telegraphy transmitter, the main oscillator being crystal controlled.
Power output 20 W
Bands 20-30, 40-60, 560-610 metres
Power source Ni-Fe
Plate voltage Via
rotating converter PM-2 which, if necessary, could also be hand-cranked or treadled).
Power output 50-80
W depending on frequency band
Power source Ni-Fe
Plate voltage Via
"enankaromformare” PM-1, (from the low voltage outlet the
batteries could be charged) driven by an air-cooled petrol engine
B-3. "Enankaromformare” is a Swedish word
that I cannot translate. It is a rotating converter, which in contrary to a
motor-generator has only one rotor block for the input and output windings.
Main receiver 1-v-1 19-20000 metres, battery
shaped wire antenna, horizontal part 55 m,
sloping part (to tx) 15 m,
height 8.5 m
(two duraluminium masts)
Spare station Name "Reserv”.
One stage transmitter with fixed frequency, max 20 W, wavelength
600 m. with 0-v-1 receiver
Main power source "The
windmill” (designed by eng. S B Perli, Kharkov)
Dynamo power output 200 W at max voltage 15 V
APPENDIX 2 : Translated from Russian by Mike (G4AYO)
A conversation with Ernst Krenkel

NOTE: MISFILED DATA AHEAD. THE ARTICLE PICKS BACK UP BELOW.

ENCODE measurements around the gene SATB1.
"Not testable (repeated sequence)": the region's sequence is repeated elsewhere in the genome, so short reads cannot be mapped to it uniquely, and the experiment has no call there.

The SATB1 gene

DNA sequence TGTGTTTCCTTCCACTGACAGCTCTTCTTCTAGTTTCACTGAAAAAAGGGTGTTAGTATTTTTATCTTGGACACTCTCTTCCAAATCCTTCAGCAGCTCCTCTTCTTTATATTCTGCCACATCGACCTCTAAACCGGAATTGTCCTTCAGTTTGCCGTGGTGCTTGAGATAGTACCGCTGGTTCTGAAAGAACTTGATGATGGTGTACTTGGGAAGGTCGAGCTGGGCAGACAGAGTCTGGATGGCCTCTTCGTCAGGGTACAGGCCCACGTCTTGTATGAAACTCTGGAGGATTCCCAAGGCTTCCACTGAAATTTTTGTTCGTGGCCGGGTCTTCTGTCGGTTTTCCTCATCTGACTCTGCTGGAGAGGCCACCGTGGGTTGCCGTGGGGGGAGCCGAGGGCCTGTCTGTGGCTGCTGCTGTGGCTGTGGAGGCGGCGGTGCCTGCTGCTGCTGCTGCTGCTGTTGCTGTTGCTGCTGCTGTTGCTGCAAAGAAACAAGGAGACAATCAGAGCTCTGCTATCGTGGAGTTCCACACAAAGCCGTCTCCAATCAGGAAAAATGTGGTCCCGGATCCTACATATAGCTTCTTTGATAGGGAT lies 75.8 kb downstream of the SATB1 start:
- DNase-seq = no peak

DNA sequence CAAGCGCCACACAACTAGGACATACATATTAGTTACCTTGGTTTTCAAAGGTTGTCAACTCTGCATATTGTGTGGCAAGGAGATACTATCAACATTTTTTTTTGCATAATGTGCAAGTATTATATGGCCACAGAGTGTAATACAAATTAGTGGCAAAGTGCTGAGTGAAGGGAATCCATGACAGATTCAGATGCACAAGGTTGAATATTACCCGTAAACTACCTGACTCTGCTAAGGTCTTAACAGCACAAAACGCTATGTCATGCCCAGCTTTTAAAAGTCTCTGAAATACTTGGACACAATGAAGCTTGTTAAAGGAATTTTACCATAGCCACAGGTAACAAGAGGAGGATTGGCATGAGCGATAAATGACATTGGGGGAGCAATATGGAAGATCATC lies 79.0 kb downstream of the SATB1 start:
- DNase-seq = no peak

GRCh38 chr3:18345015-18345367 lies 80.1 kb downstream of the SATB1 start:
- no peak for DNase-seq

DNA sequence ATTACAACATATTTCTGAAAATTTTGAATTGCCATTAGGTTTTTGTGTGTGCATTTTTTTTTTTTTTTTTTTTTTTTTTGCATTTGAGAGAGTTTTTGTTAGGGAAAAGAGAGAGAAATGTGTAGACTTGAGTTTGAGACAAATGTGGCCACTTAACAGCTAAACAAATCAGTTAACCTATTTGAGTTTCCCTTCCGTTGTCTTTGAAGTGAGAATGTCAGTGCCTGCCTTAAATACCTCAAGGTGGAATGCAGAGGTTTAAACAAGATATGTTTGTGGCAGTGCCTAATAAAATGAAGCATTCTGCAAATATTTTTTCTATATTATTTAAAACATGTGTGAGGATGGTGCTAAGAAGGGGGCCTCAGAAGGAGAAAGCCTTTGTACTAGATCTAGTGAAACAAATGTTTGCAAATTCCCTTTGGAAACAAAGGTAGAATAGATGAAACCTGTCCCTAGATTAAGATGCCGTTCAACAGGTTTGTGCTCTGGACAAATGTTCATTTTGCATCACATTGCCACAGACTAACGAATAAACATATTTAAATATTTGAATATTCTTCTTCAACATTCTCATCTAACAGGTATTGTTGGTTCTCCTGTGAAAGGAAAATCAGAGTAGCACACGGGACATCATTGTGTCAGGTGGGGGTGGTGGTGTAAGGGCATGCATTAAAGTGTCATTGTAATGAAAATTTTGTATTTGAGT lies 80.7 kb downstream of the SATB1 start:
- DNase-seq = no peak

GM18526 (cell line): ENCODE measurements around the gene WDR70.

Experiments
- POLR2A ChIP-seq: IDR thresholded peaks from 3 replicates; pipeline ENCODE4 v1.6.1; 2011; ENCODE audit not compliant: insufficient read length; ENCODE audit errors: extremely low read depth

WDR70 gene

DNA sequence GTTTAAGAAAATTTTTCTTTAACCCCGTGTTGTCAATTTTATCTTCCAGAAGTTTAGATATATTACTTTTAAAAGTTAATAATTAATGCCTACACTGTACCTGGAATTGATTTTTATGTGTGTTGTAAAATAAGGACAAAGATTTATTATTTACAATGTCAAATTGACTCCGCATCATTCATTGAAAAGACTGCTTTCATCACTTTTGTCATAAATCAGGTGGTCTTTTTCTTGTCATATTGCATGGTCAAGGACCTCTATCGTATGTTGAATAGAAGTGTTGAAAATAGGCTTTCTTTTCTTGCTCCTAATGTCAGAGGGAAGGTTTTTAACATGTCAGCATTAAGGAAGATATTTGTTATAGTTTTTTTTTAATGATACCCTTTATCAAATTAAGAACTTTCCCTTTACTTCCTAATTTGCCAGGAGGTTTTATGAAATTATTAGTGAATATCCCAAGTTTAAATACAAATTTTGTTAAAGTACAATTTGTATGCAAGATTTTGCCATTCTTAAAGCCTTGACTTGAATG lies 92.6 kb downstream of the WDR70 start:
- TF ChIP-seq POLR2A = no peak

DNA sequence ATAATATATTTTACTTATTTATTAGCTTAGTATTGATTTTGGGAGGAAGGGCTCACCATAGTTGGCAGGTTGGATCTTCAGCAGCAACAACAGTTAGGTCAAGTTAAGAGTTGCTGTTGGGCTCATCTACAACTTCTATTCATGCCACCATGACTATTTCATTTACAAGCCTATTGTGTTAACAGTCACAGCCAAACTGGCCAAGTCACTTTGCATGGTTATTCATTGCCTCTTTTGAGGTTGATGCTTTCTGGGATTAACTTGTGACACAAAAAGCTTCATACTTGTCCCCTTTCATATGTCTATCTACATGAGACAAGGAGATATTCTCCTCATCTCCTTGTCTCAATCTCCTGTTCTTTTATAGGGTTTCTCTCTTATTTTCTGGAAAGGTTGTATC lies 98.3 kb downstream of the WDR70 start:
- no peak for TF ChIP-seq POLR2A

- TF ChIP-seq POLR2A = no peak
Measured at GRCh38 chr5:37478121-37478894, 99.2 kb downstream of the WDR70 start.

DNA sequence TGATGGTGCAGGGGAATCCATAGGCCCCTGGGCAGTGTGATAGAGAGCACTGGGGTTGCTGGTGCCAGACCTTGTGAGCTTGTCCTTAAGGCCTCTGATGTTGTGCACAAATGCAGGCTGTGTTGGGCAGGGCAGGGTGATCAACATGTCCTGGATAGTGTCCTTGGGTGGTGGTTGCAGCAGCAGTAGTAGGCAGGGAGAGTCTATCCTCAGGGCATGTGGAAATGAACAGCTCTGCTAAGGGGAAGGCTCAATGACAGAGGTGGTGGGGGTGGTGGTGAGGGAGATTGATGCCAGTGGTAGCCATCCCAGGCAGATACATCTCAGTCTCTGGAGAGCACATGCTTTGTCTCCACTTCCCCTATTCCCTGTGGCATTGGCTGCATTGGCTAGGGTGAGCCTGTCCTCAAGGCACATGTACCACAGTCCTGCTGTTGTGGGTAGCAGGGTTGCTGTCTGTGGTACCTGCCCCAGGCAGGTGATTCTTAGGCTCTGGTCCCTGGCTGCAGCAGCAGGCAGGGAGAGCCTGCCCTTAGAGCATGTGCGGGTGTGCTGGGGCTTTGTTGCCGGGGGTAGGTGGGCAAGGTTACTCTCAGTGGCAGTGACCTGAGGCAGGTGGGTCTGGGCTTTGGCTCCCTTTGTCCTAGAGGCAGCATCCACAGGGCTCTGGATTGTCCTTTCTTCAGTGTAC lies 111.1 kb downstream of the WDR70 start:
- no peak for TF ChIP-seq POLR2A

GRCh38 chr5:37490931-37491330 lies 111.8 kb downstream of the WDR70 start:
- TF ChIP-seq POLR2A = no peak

in an interview on the day before he departed to UP0L, and which was published
in the Russian ‘RADIO’ magazine.
We placed before the designers of the radio laboratory of the
People's Commissariat for Internal Affairs the following basic requirements: a
total autonomous (i.e. capable of existing independently) portable radio
transmitter, durable, with back-up and maximum lightness. A radio station which
I will have to operate at the North Pole, built by the Leningrad laboratory especially for our
V.L. Dobrozhansky, head of the research part of the laboratory who
had been involved with the construction of the radio relay centre on Dikson Island,
took upon himself leadership in the
planning of the radio station. Taking on the work was radio technician N.N.
Stromilov, a participant of Arctic sailings, who built two transmitters of 20
and 80 watts power which operated on short and long wave.
The working out of two receivers to this transmitter was carried